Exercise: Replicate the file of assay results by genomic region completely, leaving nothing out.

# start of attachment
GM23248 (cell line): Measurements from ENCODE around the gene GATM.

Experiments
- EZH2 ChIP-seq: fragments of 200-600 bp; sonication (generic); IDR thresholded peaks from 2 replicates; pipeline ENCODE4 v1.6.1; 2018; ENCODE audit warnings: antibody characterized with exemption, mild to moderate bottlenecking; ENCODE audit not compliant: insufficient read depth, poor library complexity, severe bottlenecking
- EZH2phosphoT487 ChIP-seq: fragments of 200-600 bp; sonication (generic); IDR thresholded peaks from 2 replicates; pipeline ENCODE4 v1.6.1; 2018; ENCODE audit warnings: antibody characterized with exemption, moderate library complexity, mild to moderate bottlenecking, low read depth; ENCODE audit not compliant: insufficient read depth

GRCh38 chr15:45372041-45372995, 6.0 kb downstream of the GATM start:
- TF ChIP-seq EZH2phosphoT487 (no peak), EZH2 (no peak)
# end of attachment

GM23248 (cell line): Measurements from ENCODE around the gene GATM.

Experiments
- EZH2 ChIP-seq: fragments of 200-600 bp; sonication (generic); IDR thresholded peaks from 2 replicates; pipeline ENCODE4 v1.6.1; 2018; ENCODE audit warnings: antibody characterized with exemption, mild to moderate bottlenecking; ENCODE audit not compliant: insufficient read depth, poor library complexity, severe bottlenecking
- EZH2phosphoT487 ChIP-seq: fragments of 200-600 bp; sonication (generic); IDR thresholded peaks from 2 replicates; pipeline ENCODE4 v1.6.1; 2018; ENCODE audit warnings: antibody characterized with exemption, moderate library complexity, mild to moderate bottlenecking, low read depth; ENCODE audit not compliant: insufficient read depth

GRCh38 chr15:45372041-45372995, 6.0 kb downstream of the GATM start:
- TF ChIP-seq EZH2phosphoT487 (no peak), EZH2 (no peak)